On the Saturday we caught the train from Merthyr down to Cardiff Bay and set off to walk across the barrage and right round, back to where we started. The circular walk is around 5.5 miles.
From the start of the barrage, looking across Cardiff Bay to the distant hotel.
The barrage closed off the mouth of the Bay and now forms a popular walking and cycling route to and from Penarth.
We did add a little more to the distance because we walked up to the viewpoint on the headland at Penarth, but the sun was in the wrong direction to take photos of Flatholm and Steepholm, the two islands in the Bristol Channel.
We had a gift voucher for a three course meal which we intended to use at the Zizzi in Mermaid Quay after our walk, but we arrived back a little early, so wandered round to the Pierhead. G hadn't been inside, so we popped in and watched a slide show of the history of Cardiff docks. Built in 1897 when the docks were very busy, it was originally the offices for the Cardiff Railway Company.
I've been to the Bay more often than G has because I used to meet our daughter there while he was in meetings. I've often seen the little pleasure boat Daffodil and it even features in the video I made in Cardiff Bay. It was about to leave while we were standing watching the boats and the boat owner called to ask if we wanted to do the trip around the bay. Somewhat to my surprise, G said yes, so we hurried on board.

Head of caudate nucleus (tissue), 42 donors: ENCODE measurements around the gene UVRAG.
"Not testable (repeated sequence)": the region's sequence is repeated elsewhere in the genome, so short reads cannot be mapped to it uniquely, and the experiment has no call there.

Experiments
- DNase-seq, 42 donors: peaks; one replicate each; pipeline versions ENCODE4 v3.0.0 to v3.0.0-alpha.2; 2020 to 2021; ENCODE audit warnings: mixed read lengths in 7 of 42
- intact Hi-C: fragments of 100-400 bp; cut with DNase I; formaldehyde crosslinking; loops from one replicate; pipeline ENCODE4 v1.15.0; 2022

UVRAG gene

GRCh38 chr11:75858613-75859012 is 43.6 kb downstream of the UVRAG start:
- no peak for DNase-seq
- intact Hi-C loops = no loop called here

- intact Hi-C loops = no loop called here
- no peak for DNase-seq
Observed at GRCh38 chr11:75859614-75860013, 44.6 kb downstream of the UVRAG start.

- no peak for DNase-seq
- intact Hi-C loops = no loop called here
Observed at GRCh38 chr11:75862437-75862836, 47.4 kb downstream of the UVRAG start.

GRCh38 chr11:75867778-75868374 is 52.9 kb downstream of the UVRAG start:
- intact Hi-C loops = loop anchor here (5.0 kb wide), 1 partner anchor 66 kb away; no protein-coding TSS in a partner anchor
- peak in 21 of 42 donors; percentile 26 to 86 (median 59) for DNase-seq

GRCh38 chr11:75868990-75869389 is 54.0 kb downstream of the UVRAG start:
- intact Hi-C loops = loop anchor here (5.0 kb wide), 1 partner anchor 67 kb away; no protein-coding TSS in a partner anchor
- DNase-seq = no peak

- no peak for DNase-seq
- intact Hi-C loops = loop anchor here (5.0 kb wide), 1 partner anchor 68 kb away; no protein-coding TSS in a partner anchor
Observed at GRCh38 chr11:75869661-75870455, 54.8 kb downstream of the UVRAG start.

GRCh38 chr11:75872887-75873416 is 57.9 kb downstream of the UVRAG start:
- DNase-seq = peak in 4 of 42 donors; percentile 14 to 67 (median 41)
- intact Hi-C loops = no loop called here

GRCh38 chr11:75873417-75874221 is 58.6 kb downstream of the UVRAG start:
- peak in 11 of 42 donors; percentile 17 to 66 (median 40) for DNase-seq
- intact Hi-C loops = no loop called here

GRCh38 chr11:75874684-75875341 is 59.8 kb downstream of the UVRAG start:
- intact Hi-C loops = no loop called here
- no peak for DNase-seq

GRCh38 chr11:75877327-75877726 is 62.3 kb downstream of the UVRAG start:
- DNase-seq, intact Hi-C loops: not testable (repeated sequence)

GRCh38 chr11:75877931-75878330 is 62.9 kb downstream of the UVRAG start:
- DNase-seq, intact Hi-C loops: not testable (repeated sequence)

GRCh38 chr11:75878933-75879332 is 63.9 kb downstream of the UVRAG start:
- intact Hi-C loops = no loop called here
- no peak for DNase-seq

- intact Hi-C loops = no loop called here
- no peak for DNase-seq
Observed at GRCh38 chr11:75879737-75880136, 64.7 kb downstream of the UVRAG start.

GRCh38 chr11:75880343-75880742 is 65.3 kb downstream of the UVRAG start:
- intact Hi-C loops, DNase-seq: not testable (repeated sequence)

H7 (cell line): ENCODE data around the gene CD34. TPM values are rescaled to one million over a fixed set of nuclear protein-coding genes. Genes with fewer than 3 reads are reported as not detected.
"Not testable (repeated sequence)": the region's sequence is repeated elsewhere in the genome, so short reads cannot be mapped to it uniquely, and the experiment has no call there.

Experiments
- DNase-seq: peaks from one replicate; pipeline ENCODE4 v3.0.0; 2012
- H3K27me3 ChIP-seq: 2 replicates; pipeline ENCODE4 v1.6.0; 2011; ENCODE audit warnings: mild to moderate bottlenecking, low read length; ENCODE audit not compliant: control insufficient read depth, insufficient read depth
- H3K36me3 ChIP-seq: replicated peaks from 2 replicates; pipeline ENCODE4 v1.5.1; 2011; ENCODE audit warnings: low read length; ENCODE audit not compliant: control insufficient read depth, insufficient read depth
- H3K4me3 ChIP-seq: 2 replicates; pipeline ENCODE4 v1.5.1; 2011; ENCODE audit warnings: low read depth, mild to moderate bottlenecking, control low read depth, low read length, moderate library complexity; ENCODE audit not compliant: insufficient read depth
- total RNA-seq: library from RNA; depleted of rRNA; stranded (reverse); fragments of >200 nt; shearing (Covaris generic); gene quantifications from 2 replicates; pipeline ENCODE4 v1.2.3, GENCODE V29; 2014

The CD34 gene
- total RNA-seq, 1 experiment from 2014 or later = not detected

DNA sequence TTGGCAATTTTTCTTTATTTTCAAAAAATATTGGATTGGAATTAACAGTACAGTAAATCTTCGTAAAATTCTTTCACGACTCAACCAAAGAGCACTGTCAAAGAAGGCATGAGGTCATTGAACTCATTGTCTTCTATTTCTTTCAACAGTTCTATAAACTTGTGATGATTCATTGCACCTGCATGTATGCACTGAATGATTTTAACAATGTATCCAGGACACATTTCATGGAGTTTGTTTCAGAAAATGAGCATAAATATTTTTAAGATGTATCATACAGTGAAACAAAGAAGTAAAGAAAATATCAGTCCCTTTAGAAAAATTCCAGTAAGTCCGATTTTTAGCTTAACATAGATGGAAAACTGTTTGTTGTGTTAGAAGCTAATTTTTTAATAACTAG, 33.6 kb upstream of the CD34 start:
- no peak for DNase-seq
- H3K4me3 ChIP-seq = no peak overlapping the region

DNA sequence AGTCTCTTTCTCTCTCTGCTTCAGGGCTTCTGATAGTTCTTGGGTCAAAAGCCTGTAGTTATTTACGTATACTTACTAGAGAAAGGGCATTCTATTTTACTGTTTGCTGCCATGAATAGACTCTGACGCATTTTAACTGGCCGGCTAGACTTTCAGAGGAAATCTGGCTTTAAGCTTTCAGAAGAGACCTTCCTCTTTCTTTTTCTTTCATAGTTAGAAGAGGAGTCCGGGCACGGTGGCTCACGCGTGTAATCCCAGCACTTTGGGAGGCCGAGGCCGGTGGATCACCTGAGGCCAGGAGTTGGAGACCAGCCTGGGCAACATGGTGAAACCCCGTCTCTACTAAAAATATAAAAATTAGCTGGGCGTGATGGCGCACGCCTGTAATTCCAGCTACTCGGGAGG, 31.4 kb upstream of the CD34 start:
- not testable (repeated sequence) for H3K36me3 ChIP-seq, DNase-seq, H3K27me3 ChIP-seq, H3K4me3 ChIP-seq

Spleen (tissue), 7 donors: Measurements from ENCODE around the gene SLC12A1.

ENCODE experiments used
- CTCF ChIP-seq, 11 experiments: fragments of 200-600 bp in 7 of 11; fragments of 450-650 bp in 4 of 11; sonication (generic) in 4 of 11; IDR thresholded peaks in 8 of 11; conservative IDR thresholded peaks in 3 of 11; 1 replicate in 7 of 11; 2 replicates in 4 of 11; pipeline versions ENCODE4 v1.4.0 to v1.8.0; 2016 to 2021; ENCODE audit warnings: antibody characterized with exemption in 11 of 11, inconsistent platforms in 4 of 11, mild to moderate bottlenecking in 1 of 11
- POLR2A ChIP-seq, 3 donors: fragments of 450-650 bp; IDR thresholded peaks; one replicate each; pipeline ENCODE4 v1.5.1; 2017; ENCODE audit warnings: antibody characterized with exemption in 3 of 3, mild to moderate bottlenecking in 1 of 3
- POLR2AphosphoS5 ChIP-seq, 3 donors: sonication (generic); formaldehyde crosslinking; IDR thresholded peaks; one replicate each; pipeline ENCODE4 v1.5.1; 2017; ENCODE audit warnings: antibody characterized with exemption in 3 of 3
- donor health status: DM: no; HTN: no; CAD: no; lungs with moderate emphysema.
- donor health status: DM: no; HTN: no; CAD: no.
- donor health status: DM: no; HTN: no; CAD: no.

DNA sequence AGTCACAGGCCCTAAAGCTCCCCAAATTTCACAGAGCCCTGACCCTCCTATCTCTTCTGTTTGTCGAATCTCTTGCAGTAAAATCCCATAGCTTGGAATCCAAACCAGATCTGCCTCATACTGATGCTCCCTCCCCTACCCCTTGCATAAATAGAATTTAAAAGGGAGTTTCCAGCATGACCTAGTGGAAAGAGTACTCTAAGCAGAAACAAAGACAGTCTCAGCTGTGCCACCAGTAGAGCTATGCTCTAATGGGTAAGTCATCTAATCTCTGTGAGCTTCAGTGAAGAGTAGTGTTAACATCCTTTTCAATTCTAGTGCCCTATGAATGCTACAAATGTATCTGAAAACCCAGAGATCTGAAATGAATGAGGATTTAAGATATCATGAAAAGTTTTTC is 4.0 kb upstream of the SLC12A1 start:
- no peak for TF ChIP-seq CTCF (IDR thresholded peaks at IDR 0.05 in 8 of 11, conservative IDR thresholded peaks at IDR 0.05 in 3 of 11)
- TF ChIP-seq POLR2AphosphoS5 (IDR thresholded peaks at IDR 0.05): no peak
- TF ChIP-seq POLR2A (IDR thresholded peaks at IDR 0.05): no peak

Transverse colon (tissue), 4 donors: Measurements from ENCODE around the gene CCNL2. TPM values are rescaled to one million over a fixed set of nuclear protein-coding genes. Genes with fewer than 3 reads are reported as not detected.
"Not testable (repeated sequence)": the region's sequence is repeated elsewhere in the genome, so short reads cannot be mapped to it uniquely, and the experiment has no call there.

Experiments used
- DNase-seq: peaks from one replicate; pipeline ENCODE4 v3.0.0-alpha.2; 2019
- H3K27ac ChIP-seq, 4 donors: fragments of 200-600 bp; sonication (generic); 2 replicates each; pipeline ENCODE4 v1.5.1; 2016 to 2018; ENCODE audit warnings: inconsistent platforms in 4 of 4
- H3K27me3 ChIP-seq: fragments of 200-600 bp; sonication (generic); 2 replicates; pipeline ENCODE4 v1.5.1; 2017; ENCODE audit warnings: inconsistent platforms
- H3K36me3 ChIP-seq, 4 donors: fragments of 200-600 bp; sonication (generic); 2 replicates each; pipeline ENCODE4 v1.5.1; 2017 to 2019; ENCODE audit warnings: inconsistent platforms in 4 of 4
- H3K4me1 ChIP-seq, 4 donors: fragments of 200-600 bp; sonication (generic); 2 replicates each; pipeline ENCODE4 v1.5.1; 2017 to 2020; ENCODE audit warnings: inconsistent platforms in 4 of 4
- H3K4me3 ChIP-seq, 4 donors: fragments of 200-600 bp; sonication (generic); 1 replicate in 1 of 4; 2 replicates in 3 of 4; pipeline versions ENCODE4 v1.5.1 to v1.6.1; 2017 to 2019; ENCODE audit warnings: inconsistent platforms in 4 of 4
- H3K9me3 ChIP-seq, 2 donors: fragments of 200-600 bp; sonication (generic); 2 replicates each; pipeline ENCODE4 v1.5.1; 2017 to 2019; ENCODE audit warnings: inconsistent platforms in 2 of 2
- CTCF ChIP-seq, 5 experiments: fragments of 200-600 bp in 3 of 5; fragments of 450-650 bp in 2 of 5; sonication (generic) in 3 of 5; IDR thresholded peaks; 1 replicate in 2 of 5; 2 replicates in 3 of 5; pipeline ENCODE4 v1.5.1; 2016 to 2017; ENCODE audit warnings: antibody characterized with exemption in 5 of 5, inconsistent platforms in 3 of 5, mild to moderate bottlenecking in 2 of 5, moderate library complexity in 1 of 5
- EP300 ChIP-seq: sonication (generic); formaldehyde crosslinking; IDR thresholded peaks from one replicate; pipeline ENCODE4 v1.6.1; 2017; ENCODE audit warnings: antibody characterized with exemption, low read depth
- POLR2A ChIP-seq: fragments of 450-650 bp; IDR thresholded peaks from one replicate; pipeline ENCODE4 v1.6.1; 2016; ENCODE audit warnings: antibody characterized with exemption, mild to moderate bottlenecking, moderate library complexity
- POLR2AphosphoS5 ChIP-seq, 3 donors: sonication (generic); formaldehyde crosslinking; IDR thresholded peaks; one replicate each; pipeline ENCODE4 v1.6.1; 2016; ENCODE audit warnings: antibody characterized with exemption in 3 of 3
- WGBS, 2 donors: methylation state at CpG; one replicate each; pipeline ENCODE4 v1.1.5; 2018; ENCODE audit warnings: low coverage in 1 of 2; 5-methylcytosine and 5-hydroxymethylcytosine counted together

This photo is taken from Daffodil and shows the structures known as "dolphins". No one seems to know why they were called "dolphins", but back when the Bay was still tidal and boats would come in with cargo, they used to berth alongside the dolphins to stop them falling over when the tide went out because in those days the bay was just an area of mud at low tide. Since the barrage was built, the water stays in the Bay all the time, though now it's freshwater and not salt water. There is a lock to allow boats to leave the marina and go out to sea.